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Financing Guide

Finally found the dream home you’ve been looking for? The next step is paying for it.

Unfortunately, it’s not as simple as paying for groceries, buying a TV, or even a brand new car. Whether you’re planning to use the property as your permanent home, a long-term investment, or something you’ll flip immediately, this guide will show you some of the ways to finance real estate.

All cash

For investment properties, it is possible for you to pay all cash. According to a recent study, around 24% of investors in the US finance their deals using all cash. Don’t be fooled by the term though – it usually means no actual cash is traded in an all cash deal. A buyer typically brings a check to the title company, who will then write a check for the seller. Paying with all cash is the easiest way to finance real estate, although it’s not always a viable option for everybody.

Hard Money

The term “hard money” refers to money obtained from businesses or private individuals for the purpose of financing a real estate investment. Terms and styles change constantly, but this type of payment usually has defining characteristics such as:

  • High interest and loan points
  • Based on the value of the property
  • Do not require income verification or credit references

Hard money is the best use for very short-term loans, but there are many investors using hard money lenders who have experienced being in tough situations after the short-term loan expired, so use this with caution.

Conventional mortgage

Many investors opt to pay a down payment of up to 50% of the property’s purchase price to finance their investment. Conventional mortgages usually require a minimum of 20%, which can also hit around 25 to 30% for investment properties. This is the most common form of mortgage used by most home buyers.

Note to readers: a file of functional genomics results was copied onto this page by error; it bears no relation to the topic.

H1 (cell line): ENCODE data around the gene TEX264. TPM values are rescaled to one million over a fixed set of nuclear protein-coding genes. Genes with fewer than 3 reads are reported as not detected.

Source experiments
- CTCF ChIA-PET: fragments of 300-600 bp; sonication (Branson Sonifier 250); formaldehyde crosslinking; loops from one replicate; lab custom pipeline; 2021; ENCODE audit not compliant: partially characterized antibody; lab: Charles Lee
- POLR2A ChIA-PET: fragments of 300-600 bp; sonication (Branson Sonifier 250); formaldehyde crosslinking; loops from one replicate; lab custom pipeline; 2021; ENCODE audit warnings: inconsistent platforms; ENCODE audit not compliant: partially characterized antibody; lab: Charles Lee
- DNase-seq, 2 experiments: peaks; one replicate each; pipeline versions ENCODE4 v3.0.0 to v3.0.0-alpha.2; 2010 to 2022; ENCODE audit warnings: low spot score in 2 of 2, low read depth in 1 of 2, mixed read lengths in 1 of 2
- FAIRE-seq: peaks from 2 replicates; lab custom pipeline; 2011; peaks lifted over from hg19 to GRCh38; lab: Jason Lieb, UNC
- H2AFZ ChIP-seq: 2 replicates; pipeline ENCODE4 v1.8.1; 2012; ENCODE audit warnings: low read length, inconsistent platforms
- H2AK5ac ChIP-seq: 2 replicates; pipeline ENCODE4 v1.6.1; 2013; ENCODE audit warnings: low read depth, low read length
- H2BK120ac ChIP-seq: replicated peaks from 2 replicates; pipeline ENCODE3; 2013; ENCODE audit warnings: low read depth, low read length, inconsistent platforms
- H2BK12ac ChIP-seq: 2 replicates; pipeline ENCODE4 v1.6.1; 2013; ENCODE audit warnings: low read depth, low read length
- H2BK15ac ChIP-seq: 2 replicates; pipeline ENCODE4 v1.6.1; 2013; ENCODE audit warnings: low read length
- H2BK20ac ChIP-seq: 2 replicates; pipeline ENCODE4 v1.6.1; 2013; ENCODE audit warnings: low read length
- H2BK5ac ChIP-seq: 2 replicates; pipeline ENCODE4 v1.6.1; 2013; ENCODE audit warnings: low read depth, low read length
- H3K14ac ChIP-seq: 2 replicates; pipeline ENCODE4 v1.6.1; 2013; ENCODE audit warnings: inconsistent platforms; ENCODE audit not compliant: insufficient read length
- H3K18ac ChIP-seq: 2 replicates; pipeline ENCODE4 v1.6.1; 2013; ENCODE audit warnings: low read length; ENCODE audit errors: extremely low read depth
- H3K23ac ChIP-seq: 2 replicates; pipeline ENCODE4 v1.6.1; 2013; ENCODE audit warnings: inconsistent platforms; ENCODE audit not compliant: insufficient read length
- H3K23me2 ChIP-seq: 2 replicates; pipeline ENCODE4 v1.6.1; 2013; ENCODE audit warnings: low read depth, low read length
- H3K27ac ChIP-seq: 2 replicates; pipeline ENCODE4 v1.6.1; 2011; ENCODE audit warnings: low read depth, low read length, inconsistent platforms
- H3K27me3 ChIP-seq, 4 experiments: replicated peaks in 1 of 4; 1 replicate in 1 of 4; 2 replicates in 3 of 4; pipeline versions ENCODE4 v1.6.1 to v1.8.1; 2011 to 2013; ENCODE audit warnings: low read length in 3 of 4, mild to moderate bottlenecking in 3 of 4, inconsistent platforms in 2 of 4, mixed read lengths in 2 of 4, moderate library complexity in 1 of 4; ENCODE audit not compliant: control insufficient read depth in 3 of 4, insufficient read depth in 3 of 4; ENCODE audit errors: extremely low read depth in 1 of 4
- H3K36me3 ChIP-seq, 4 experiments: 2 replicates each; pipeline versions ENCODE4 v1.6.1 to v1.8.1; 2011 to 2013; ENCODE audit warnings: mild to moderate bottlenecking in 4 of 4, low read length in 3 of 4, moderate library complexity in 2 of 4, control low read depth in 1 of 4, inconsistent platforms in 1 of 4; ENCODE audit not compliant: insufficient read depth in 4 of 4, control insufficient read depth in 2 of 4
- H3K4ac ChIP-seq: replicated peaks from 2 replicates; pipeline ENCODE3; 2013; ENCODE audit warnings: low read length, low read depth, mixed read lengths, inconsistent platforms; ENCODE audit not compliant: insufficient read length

FHA Loans

The US Federal Housing Administration or FHA is a government program which issues mortgages for banks. Their loans are designed specifically for homeowners who plan on living in the property, but investors can take advantage of this as well – there’s a rule that allows a home to be divided into four units. This allows buyers to purchase a small multifamily home by paying an affordable down payment, which is currently 3.5%. The negative side of FHA loans, however, is that it requires additional payments and the small down payments actually result in a higher loan.

203K Loans

The 203k loan is a subset of the FHA loan. It allows a buyer to purchase a home that requires some work and can finance the repairs and improvements into the loan itself. The downside with 203K loans is that it involves plenty of paperwork, and there’s potential for problems, which could result in delayed closings.

HomePath Mortgage

Similar to the FHA loan, a HomePath Mortgage is a government-backed loan and is offered by the government-owned Fannie Mae. It allows for no mortgage insurance, smaller down payments, and other benefits. The program is open for investors, and it features the option to finance repairs into the purchase as well. A HomePath Mortgage, however, is only available through Fannie Mae-owned Bank Repos.